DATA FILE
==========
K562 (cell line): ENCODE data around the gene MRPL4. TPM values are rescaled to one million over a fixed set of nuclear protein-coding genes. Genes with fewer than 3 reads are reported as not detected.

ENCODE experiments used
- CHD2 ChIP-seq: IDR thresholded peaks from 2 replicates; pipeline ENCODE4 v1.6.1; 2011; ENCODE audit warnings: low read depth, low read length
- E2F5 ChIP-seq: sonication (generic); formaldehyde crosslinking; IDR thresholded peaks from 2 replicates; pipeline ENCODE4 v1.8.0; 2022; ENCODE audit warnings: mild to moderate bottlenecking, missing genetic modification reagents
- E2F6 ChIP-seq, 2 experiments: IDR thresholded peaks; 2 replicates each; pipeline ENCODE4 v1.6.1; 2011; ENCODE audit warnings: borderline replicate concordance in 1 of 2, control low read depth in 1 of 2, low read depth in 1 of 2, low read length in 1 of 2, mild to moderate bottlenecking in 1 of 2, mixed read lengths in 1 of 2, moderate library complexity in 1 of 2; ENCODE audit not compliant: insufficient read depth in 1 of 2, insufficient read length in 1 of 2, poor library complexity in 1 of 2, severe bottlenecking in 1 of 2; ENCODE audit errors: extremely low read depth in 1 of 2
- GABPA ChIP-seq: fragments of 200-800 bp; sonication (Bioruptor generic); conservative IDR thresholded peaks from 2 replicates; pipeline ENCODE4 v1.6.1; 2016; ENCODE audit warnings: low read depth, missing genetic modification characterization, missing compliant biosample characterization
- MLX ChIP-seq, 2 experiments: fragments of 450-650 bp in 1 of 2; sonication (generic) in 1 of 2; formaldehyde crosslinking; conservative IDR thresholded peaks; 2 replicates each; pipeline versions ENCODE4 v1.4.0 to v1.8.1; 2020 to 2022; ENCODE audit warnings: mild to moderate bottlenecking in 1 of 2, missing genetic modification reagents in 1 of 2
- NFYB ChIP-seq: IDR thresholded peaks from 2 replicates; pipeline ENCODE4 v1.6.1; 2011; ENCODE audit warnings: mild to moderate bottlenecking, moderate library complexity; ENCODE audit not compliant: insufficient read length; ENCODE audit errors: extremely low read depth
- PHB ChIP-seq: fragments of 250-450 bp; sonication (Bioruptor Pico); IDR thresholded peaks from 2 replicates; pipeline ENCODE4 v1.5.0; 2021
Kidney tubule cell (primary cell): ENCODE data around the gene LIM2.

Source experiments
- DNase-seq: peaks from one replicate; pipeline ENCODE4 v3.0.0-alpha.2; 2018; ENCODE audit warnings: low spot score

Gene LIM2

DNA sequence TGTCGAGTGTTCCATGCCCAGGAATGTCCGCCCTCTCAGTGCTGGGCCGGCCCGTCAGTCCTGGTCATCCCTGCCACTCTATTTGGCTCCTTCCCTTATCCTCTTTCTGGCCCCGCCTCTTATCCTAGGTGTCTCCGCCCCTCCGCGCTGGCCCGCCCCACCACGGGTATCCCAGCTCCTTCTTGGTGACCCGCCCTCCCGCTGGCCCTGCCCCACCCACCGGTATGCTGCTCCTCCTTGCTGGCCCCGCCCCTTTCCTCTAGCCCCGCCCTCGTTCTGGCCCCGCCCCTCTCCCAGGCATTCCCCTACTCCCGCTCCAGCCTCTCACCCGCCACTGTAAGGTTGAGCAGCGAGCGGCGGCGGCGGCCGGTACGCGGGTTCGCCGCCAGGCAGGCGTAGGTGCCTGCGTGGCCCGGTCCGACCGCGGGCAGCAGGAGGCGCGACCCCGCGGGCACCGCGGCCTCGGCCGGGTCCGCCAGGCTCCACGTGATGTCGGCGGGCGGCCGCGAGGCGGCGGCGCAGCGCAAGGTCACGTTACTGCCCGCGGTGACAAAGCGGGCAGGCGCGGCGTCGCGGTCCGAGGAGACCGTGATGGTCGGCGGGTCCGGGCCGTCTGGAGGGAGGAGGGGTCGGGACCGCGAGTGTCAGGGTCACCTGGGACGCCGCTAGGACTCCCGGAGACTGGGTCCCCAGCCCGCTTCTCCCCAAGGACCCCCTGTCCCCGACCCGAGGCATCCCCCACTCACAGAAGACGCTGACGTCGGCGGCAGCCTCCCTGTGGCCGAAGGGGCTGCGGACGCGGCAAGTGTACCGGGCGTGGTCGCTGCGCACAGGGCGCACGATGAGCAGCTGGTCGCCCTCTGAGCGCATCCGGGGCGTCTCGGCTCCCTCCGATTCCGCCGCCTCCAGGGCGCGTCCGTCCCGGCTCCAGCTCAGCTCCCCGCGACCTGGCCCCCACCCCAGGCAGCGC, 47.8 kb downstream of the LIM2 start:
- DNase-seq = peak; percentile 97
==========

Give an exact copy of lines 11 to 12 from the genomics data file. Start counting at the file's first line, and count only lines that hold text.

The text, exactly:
Source experiments
- DNase-seq: peaks from one replicate; pipeline ENCODE4 v3.0.0-alpha.2; 2018; ENCODE audit warnings: low spot score